The Hunger Games

By Collins, Suzanne

Publishers Summary:
In a future North America, where the rulers of Panem maintain control through an annual televised survival competition pitting young people from each of the twelve districts against one another, sixteen-year-old Katniss's skills are put to the test when she voluntarily takes her younger sister's place.

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ISBN
978-0-43902-348-1
Publisher
Scholastic


REVIEWS

School Library Journal

Reviewed on September 1, 2008

Gr 7-Up In a not-too-distant future, the United States of America has collapsed, weakened by drought, fire, famine, and war, to be replaced by Panem, a country divided into the Capitol and 12 districts. Each year, two young representatives from each district are selected by lottery to participate in The Hunger Games. Part entertainment, part brutal intimidation of the subjugated districts, the televised games are broadcasted throughout Panem as t...Log In or Sign Up to Read More

Horn Book Magazine

Reviewed on September 1, 2008

Survivor meets "The Lottery" as the author of the popular Underland Chronicles returns with what promises to be an even better series. The United States is no more, and the new Capitol, high in the Rocky Mountains, requires each district to send two teenagers, a boy and a girl, to participate in the annual Hunger Games, a reality show from which only one of the twenty-four participants will emerge victori...Log In or Sign Up to Read More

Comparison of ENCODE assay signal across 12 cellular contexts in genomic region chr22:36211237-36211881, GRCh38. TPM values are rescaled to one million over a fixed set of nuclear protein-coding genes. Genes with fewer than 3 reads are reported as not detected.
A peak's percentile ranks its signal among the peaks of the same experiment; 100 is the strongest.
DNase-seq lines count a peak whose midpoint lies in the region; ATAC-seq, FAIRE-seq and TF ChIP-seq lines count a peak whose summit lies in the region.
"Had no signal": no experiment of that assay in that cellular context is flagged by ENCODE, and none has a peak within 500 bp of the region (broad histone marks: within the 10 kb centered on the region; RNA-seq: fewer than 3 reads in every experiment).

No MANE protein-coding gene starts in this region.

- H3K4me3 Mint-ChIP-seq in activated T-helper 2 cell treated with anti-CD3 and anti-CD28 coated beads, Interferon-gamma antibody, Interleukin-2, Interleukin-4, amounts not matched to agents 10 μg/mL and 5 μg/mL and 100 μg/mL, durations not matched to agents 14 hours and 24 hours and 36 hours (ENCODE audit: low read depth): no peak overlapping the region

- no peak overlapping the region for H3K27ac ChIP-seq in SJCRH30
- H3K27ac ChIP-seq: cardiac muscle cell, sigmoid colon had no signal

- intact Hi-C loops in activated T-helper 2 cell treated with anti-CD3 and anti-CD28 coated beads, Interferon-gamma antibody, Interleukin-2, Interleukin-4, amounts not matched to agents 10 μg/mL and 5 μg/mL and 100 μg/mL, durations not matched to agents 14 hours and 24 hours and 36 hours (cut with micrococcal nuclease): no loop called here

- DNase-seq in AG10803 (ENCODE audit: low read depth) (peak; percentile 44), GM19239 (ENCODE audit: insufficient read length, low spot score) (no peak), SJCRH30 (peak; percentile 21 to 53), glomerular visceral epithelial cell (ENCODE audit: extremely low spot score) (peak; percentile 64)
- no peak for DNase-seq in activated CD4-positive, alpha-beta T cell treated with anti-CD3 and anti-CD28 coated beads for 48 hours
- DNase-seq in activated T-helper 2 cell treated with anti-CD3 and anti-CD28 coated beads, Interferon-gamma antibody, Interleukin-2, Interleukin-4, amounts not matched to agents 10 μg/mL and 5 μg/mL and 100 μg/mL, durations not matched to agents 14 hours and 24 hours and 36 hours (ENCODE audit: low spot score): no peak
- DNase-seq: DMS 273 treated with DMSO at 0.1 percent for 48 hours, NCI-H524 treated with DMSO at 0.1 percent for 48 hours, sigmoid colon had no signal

Horn Book Guide

Starred Review on April 1, 2009

Katniss volunteers to represent her district in the Hunger Games, a compulsory, government-sponsored reality-TV show from which only o...Log In or Sign Up to Read More

Junior Library Guild

Reviewed on October 1, 2008

Suzanne Collins's The Hunger Games is at once timeless and contemporary. Like William Golding's Lord of the Flies, Collins's novel pits children against one another in an isolated world full of danger, investigating the trade-offs individuals make when they're forced to choose between survival and morality. But The Hunger Games also concerns itself with the ethics of a distinctly modern phenomenon: reality televisionand, more specifically, televised suffering. Thanks to Col...Log In or Sign Up to Read More

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